FHS musical artists


There are many musical artists at FHS striving to make an impact with their music. Two students, Om Sivaya, also known as Lil Omee, and Rose Madsen, are examples. 

Inspired during the pandemic, Sivaya wanted to find something creative to use his time on. He first started making short videos on TikTok, but wanted to try something new. Sivaya learned to make music that resembled artists he loved, such as J. Cole, Drake, Pop Smoke, Kendrick Lamar and Jack Harlow. 

“I try to listen to as many people as possible and then also underrated artists as well because they are like me in a way,” Sivaya said. 

Sivaya started releasing music on Spotify under the name Lil Omee. His debut single “Model” launched July 2, 2021. While it initially garnered 230,000 streams, his song increased in popularity over the course of time. “Model” now has around 680,000 streams.

“[Streams increased] over the course of time, but, before, I dropped new music and only had like 23,000 streams, which was a lot at the time for me,” Sivaya said.

“Model” was also a popular hit at the 2021-2022 junior prom in 2022.

“I don’t know who requested [“Model”],” Sivaya said. “They knew the first few lyrics to my song and then they just sort of like started chanting my name, [it] was pretty cool.”

To promote his music, Sivaya primarily uses Tiktok and Instagram to reach out to both rap and meme pages. Sivaya’s music is available to stream on Spotify, Apple Music and SoundCloud. One of his latest singles, “Imma Go Up,” has received 1.3 million streams on Spotify. 

However, the number of streams is not the most important thing to Sivaya.

“The fact that people like listening to [my music], and they take the time to memorize the lyrics and sing along when it plays. That was my goal at first,” Sivaya said.

Sivaya also stated that he commissions features for other artist’s songs, and if interested, artists can direct message him on Instagram. He has many songs drafted to upload, so his listeners are expecting a song release from him before the end of the year.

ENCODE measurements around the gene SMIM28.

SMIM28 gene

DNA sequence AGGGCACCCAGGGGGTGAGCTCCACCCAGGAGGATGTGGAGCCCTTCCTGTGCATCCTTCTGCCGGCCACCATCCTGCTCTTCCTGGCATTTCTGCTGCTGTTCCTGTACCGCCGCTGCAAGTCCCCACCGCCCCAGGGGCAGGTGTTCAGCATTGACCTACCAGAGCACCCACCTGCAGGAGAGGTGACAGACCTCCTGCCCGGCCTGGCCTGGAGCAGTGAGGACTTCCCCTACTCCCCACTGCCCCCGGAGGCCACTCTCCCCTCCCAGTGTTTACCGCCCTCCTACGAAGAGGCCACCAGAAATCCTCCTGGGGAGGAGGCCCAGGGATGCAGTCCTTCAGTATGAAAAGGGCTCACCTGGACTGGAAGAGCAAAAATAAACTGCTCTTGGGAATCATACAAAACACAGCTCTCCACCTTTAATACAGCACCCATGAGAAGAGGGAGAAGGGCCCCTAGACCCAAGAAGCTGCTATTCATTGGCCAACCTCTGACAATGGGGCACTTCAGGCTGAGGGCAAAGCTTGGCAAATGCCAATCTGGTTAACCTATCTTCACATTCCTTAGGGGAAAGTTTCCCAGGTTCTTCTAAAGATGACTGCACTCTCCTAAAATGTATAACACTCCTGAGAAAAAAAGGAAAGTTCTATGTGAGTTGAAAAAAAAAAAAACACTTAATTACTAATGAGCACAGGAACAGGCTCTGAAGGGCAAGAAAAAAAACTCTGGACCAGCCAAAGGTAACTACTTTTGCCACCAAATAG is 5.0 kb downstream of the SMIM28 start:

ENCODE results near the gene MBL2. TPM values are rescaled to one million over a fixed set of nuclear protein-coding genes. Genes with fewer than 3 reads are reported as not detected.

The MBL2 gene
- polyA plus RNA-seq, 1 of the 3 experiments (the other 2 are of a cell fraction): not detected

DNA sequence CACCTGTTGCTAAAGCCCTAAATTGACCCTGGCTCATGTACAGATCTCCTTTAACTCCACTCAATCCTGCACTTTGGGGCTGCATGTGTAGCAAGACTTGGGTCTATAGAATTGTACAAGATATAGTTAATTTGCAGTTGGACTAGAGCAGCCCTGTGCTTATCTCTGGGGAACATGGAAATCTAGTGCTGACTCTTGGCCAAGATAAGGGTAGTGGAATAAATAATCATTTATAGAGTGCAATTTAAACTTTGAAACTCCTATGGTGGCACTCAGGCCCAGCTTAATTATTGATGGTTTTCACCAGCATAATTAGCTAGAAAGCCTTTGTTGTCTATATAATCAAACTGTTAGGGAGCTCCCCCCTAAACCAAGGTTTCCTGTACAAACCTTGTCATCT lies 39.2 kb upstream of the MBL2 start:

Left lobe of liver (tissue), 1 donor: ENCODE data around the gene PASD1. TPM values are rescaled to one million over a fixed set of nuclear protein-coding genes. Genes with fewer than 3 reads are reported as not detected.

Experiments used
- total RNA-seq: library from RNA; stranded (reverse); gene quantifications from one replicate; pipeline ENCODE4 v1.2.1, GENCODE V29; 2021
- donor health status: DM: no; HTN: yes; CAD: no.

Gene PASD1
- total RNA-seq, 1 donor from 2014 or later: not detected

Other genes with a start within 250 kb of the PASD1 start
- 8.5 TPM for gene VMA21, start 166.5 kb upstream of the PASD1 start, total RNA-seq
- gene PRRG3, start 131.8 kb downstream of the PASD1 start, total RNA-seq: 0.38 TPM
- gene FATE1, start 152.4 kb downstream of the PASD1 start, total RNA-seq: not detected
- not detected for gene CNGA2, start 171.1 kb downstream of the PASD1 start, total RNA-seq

Madsen, a current FHS junior, creates a mix of pop and rock music, with a heavy folk influence. She enjoys listening to and incorporating styles similar to artists such as Melanie Safka, Big Star and Jellyfish, as well as Carole King. Her music can be found on Spotify under the name Rose Madsen. 

“I try to use my life experiences to make music that I would listen to myself,” Madsen said.

Madsen began her musical career through gigs with her father, a professional music producer, when she was in middle school. She now works with her father to produce music. Madsen has been learning how to produce music on her own, with softwares such as Pro Tools as well as GarageBand. 

“Surprisingly, I think [GarageBand] works phenomenally for any early recording artists.” Madsen said.

Recently, Madsen performed at the San Jose Blues Festival in front of hundreds of attendees. One of her larger followings, surprisingly, is in Australia, and she’s not quite sure why. 

Madsen’s music is frequently played on college and local radio stations. To promote her work, she primarily emails stations with her music. She also uses her Instagram and Tiktok to update her followers on when she is going to release new music. Madsen has performed at the Red Rock Open Mic, as well as other open mics. She has also competed in songwriting competitions such as the National Association of Teachers of Singing, a national songwriting competition for musical theater soloists. Last year, Madsen won first place, earning her a college scholarship. 

Madsen is also president of the Glee Club and a third year choir student. Though her schedule does not allow for participation in school musicals, she takes part in musical productions outside of school, working with the community center. She is also on the board of the student run nonprofit “Gift,” to take FHS students to perform at facilities such as retirement homes and children’s hospitals. 

“For me personally, the most rewarding part of making music is when people tell me that they related to it,” Madsen said. “Even if not in words, I get to see the playlists that I get put on. And there’s this one person who puts me on, like, 17 of their playlists, and I’ve never met them.”

Sivaya and Madsen are able to pursue their musical passions on top of the academic and extracurricular workload of students, an inspiring feat.